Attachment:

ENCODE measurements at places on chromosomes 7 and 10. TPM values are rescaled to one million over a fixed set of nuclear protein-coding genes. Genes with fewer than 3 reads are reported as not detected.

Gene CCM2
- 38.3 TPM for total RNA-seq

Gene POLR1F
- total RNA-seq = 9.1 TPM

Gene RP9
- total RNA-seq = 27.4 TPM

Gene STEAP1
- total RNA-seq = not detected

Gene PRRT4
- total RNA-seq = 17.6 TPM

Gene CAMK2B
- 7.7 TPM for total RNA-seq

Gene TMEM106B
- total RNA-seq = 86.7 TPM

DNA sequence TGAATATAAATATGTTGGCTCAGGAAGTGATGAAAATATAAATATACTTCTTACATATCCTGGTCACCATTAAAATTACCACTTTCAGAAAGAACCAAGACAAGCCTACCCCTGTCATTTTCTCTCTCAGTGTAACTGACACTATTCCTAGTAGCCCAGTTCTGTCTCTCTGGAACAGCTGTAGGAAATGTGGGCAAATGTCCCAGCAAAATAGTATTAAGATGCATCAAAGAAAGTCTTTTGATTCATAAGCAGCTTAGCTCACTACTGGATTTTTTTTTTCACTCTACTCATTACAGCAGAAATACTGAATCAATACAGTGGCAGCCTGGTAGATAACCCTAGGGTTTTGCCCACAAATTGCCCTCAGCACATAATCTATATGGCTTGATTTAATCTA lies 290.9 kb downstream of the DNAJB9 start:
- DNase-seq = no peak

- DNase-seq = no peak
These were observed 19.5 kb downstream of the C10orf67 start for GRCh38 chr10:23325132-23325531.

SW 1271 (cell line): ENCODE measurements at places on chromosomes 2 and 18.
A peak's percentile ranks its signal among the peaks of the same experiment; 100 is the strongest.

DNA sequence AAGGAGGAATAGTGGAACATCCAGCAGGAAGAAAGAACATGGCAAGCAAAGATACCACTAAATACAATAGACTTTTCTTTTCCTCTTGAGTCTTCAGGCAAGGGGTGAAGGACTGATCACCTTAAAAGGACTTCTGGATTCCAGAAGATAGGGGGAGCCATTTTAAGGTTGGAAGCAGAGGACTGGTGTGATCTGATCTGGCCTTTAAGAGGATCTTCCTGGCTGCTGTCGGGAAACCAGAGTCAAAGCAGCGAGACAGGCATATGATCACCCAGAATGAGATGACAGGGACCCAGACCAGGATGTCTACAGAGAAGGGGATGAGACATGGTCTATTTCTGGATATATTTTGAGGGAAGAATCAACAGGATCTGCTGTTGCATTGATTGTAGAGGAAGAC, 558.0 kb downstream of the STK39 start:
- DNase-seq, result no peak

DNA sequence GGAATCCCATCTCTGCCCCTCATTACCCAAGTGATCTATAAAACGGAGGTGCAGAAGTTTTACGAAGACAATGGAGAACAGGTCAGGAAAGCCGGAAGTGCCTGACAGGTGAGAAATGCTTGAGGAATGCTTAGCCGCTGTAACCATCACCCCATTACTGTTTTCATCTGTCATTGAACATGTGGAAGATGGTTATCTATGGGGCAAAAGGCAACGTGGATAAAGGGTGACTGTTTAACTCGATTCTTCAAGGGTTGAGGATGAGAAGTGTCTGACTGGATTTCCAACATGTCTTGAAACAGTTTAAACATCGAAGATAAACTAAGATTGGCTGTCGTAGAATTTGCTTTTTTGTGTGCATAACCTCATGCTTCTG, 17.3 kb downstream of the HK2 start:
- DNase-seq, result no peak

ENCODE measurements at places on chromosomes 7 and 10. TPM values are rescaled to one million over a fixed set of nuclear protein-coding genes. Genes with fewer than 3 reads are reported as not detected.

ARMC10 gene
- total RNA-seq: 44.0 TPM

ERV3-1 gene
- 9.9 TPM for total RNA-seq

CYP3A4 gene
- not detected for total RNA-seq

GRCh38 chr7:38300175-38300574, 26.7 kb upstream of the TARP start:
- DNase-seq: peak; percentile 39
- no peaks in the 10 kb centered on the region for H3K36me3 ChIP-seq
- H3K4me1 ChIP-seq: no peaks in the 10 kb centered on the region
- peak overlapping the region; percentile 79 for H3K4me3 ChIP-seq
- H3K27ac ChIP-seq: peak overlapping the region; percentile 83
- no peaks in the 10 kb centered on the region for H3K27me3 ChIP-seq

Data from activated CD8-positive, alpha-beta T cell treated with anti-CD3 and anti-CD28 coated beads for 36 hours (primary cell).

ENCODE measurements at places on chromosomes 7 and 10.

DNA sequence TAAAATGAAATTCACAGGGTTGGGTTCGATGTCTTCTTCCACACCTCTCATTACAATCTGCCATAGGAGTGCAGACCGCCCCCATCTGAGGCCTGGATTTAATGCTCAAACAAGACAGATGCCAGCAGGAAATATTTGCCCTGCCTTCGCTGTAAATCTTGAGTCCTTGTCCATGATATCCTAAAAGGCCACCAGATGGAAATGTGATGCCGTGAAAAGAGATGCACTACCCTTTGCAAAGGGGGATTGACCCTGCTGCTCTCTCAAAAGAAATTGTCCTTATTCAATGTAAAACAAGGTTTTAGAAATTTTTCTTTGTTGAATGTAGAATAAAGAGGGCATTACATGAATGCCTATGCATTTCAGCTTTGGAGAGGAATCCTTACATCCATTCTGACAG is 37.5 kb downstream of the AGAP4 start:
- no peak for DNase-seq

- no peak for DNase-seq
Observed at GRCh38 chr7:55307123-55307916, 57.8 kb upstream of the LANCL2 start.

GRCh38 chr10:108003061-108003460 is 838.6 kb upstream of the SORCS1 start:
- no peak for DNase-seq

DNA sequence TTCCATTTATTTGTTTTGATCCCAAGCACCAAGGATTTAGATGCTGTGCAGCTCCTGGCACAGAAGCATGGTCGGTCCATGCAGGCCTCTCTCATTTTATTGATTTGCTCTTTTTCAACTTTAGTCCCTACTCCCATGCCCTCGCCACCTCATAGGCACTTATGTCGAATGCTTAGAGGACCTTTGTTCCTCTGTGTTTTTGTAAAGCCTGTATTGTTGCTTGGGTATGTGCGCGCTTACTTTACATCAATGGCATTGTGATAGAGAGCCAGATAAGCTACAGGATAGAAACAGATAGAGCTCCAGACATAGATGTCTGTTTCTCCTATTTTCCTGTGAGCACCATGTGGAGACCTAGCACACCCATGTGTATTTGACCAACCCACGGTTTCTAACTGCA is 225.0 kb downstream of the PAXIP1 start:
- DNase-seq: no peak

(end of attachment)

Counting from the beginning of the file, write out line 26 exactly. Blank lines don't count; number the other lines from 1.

ENCODE measurements at places on chromosomes 7 and 10. TPM values are rescaled to one million over a fixed set of nuclear protein-coding genes. Genes with fewer than 3 reads are reported as not detected.